Enedino Hernandez Torres1,2, Alex L. MacKay2,3, Erin MacMillan4, Teodoro Cordova Fraga1, Alonso Ramirez Manzanares5, Armin Curt6, David Li2, Burkhard Mdler7, M Dvorak8
1Division de Ciencias e Ingenierias, Universidad de Guanajuato, Leon, Guanajuato, Mexico; 2Radiology, University of British Columbia, Canada, Vancouver, Brithish Columbia, Canada; 3Physics & Astronomy, University of British Columbia, Canada, Vancouver, Brithish Columbia, Canada; 4Clinical Research, University of Bern; 5Facultad de Matematicas, Universidad de Guanajuato, Guanajuato, Mexico; 6Spinal Cord Injury Center, University of Zurich; 7Philips Healthcare, Vancouver, Brithish Columbia; 8International Collaboration on Repair Discoveries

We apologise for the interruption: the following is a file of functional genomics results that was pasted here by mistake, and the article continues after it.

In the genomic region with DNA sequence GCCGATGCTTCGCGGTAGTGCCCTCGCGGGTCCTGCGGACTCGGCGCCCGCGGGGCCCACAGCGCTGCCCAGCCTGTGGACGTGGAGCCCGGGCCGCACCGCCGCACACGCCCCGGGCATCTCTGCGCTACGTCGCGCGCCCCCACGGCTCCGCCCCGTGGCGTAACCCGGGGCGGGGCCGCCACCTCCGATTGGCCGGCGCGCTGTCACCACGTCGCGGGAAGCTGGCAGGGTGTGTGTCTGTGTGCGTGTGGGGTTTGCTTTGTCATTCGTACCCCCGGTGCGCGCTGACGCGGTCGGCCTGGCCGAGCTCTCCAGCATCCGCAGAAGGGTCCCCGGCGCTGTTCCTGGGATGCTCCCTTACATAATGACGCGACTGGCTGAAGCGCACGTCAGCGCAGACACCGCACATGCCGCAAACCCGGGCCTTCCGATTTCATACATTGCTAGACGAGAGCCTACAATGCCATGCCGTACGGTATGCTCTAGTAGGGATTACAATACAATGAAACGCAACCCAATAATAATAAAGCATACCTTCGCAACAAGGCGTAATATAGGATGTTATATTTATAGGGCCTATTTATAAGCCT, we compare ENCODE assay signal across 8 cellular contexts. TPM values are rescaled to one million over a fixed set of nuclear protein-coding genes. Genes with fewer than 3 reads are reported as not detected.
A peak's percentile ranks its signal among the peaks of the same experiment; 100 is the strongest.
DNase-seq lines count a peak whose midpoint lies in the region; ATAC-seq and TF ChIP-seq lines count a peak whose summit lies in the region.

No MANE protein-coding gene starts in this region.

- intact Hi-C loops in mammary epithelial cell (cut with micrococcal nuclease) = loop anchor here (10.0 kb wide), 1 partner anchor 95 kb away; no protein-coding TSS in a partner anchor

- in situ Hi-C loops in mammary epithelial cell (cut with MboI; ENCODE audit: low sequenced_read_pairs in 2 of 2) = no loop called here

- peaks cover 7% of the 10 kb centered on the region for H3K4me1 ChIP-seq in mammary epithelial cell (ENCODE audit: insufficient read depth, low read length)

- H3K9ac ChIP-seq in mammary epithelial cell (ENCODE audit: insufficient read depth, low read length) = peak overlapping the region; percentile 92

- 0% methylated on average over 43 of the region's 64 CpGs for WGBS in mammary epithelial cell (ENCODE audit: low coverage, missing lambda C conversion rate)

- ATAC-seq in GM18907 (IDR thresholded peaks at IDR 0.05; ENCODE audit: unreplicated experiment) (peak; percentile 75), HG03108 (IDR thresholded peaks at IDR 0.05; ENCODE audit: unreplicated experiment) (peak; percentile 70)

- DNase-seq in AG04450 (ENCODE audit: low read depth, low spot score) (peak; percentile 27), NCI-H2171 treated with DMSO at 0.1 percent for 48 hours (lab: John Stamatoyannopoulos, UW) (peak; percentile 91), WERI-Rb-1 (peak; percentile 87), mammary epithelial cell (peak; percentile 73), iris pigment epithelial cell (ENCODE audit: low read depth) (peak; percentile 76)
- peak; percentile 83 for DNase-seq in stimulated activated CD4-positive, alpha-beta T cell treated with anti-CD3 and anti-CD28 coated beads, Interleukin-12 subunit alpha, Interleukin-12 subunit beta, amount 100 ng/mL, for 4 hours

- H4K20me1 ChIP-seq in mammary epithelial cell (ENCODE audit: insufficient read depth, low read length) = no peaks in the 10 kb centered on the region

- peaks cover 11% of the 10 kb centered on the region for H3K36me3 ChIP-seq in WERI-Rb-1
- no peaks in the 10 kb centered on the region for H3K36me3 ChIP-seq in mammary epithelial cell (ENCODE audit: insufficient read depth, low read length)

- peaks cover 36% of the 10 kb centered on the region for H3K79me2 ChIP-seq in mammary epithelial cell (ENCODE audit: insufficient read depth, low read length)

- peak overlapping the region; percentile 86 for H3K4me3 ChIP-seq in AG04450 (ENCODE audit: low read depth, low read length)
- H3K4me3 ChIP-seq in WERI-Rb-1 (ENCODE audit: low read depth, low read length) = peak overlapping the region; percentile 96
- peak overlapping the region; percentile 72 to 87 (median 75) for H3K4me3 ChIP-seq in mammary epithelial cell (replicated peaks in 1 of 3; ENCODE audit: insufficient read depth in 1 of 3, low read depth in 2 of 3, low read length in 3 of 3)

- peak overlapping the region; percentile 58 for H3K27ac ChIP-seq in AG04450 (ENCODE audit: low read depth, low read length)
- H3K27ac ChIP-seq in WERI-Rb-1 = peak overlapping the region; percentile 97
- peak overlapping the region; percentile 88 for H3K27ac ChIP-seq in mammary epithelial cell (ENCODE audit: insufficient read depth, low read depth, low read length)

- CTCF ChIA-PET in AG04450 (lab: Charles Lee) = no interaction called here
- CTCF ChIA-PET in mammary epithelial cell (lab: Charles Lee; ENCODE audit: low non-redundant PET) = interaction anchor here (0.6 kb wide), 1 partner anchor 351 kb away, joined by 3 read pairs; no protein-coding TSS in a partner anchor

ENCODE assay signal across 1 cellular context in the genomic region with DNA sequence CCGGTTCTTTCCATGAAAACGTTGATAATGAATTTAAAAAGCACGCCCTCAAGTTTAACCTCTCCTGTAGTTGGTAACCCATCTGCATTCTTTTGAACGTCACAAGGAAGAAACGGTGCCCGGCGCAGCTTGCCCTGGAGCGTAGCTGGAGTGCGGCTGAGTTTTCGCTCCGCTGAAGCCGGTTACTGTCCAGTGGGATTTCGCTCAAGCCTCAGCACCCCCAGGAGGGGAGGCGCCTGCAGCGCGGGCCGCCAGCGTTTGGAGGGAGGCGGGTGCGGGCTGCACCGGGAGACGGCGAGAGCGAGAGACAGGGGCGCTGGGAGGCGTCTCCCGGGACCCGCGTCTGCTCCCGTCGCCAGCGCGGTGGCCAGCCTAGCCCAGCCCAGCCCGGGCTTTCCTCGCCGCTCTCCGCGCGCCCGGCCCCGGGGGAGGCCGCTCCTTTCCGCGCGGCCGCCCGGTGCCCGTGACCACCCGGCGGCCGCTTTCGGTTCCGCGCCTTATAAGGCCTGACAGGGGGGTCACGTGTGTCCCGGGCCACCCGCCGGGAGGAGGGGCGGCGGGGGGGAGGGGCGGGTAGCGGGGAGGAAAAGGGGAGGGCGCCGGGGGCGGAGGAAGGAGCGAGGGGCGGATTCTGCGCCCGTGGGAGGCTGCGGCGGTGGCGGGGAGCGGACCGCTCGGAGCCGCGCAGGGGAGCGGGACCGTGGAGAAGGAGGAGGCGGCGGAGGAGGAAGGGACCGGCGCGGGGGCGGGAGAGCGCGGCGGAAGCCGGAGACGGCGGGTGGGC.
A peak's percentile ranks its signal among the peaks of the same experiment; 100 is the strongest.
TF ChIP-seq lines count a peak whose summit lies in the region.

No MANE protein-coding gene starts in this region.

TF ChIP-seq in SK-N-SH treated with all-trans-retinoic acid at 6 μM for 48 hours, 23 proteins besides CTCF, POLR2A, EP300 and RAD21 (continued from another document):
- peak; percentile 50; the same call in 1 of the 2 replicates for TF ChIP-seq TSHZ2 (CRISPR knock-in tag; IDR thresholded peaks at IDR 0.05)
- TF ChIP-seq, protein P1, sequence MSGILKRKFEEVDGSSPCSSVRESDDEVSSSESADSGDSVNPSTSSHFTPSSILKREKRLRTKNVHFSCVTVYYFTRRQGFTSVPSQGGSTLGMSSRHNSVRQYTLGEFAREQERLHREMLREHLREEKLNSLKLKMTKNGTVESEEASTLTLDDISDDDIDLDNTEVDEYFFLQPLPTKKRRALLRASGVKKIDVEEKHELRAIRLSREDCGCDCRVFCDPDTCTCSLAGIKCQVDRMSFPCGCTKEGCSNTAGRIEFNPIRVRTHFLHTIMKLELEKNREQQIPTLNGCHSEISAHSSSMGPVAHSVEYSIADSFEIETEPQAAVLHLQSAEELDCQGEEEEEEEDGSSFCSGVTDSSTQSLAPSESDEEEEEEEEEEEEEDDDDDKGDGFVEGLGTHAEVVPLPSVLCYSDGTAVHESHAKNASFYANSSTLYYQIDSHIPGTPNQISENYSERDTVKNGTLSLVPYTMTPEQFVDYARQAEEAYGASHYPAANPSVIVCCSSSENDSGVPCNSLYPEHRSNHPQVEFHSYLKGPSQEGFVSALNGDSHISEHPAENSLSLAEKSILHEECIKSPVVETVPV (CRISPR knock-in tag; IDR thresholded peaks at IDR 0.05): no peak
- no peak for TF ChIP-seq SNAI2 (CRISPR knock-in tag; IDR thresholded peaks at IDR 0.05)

Diffusion measures have proved to be useful in cervical spondylotic myelopathy (CSM). This study compared two methods of analysis for spinal DTI in CSM subjects and normals. The first approach defined the spine area on the basis of a fractional anisotropy threshold of 0.3; the second employed a threshold based upon eigenvector orientation within 45 degrees of the direction of the spine. The two approaches yielded markedly different diffusion measures in controls, in stenotic regions and in non-stenotic regions. Further examination revealed that the eigenvector orientation approach included signal from CSF and hence gave artifactual results.